Power is at least simply a lifeless mass of dominating energy without personality or name, at most it is evil incarnate, the demon himself personified. Power must be held with an open hand, even in the church, and most importantly in the church where God is Lord. That is why many will quote that power corrupts and absolute power corrupts absolutely. The story of the Lord of the Rings is an overarching perspective of power, a panoramic view from heaven of what power can be and the journey of Frodo to destroy the ring by throwing it into the volcano is the journey of all Christians who engages life supremely – for no one can be neutral with power. No one can stand on the side like a bystander. One is either consumed by it or consumed with bringing it to the Lord in surrender, to throwing the ring into the fire. We are either constantly seeking it and being consumed by it or constantly seeking to surrender it to God.

We often hold unto power unconsciously or secretly. We do it when we make our corporation’s finances confidential, meaning only a select few can see it. We also run our NGO like a family dynasty so we have perpetual control. We also do not realize how powerful we are even though we may think we have no official role as leader. In all these, we exercise power in the wrong way because we are not able to surrender power intentionally and honestly to God. All our finances are really open to the public if we are a corporation or specially an NGO since all the board members are merely trustees which means they hold power and wealth in trust for someone else, not certainly themselves. When we fail to realize we are exerting influence powerfully within the community, it discourages those who have formal positions.

Second to this teaching on power is the duty and responsibility to teach our people constantly, teach them a lot of wisdom and discernment,  in order that foolishness and deception will reign over us and overcome us, and foolishness will not lead to betrayal in our organization. At all times we must remind each other what power is so that in our community we are ruled more by reason and grace than the lust for power. That constant teaching and our leaders’ example will purify our community so that we are full of truth and sincerity and be completely open and transparent for it is only in such an environment that trust can grow.

I am reminded of what lawyering really means in the noble sense: it is to win by the power of sheer reason, not win by force or intimidation, but only win with good, sound, powerful reasoning. It is part of our humanness and it is also that part of us that God reaches out to when he says in Isaiah, come and reason with me. We must win with reason just as God never tires to reason with us, does not get tired provoking our reasoning capacity to see the truth. But we must be careful also that those who are weak in reasoning will not feel they have no place in leadership. We must not just teach to give wisdom and discernment but teach in such a way that all those around us acquire the same power of reasoning, the same  strength, so we can build each other up as iron sharpens iron.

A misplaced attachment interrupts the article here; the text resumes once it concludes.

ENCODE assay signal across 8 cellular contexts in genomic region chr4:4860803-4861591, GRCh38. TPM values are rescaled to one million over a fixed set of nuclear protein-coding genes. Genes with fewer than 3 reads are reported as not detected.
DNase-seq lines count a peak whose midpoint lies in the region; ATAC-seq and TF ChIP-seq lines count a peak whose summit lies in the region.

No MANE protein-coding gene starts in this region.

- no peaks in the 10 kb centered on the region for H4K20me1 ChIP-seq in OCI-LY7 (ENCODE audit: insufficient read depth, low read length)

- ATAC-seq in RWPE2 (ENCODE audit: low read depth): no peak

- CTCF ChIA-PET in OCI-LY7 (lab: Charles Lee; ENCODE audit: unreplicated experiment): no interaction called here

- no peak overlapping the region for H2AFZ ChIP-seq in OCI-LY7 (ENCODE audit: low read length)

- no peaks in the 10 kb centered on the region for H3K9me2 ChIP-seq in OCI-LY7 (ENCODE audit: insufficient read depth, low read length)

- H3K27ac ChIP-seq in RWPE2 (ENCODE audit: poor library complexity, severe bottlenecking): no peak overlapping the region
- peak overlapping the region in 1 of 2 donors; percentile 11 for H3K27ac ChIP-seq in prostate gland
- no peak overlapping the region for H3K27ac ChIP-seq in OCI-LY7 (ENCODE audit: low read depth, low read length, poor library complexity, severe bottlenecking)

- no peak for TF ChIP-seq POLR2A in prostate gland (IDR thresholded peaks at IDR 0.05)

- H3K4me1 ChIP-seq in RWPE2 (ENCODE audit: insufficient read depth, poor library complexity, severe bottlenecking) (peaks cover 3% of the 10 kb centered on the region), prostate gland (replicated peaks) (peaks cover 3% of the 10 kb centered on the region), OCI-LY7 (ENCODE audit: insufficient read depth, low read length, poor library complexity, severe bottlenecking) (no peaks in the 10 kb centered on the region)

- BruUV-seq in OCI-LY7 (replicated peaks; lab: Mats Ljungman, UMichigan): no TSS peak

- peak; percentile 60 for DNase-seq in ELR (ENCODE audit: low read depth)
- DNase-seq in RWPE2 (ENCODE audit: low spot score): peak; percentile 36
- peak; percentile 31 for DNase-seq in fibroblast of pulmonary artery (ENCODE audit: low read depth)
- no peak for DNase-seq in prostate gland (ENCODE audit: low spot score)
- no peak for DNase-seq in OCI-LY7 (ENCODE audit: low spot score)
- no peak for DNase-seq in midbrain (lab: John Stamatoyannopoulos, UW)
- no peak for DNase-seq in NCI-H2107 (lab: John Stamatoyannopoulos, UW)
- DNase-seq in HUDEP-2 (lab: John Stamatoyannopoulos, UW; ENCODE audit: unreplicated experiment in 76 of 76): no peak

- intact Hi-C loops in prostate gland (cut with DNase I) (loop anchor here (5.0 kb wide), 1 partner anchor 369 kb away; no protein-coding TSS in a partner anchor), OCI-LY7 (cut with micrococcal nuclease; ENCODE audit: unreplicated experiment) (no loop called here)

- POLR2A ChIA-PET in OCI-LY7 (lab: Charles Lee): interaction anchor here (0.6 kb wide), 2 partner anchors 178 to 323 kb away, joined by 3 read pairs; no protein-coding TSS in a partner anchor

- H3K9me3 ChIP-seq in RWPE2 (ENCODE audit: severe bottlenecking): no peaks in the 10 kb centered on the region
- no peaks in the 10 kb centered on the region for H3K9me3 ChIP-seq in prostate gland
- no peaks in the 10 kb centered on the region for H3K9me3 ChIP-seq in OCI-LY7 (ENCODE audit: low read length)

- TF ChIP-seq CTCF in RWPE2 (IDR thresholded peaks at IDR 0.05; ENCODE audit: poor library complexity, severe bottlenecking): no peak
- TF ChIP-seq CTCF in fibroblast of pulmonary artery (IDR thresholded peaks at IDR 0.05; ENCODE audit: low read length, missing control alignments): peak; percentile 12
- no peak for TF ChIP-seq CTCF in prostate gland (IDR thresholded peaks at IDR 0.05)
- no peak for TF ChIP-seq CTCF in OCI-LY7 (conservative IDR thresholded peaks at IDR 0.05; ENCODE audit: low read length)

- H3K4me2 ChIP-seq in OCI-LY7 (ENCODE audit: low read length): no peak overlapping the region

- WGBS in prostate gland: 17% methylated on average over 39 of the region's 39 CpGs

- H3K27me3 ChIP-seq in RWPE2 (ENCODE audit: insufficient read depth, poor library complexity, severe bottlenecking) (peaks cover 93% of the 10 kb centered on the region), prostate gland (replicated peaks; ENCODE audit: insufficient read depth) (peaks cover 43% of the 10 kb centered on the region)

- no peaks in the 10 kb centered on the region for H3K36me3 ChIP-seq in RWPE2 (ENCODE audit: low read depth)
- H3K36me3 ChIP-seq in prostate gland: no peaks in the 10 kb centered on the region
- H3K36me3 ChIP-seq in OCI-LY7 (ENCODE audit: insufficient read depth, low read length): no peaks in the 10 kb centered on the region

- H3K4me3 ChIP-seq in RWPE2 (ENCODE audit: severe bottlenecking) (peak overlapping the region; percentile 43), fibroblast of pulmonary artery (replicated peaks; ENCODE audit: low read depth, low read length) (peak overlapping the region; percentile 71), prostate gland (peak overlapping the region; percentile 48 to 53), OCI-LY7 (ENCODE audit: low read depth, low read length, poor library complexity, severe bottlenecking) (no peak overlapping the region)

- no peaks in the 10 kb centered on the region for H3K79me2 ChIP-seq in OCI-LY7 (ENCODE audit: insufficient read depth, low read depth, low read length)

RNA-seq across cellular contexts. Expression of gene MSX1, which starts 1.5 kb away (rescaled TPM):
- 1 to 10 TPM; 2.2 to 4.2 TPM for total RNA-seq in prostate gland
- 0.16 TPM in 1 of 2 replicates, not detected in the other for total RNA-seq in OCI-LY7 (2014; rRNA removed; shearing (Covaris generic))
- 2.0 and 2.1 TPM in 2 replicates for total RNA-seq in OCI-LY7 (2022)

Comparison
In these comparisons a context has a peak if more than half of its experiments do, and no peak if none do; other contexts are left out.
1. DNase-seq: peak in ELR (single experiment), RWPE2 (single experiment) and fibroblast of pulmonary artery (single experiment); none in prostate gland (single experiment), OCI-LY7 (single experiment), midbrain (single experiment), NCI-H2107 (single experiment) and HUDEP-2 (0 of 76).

The final act of a leader is to step back, create a vacuum, so that new leaders can come in, younger ones can step in, and lead. Leadership can only be taught with that vacuum. Leadership cannot be learned unless experienced and where mistakes and failures can happen. With that vacuum, the danger of failure and waste is real and possible. But delegation should never amount to abandonment. Leaders must always be present and behind the scene, praying, watching and encouraging. When a leader steps back, he is still liable, still responsible and he must suffer with all when waste, betrayal or failure occurs with the new leaders.

Leadership works in 3 stages: modelling, mentoring and coaching. One models by being the star player, being an example, being up front. One is an a model when he is always prompt, or being honest, being humble, being a servant. Mentoring means there are now two star players, you and the one being mentored. You allow the new comer to play and be an equal. The last stage is when the leader steps back, creates a vacuum so that the new leaders senses he is now totally in control, at the helm holding the steering wheel.

One Comment

  1. Rain, thanks for exercising your prophetic gifts and writing talents.
    Will ask my friends to visit this web.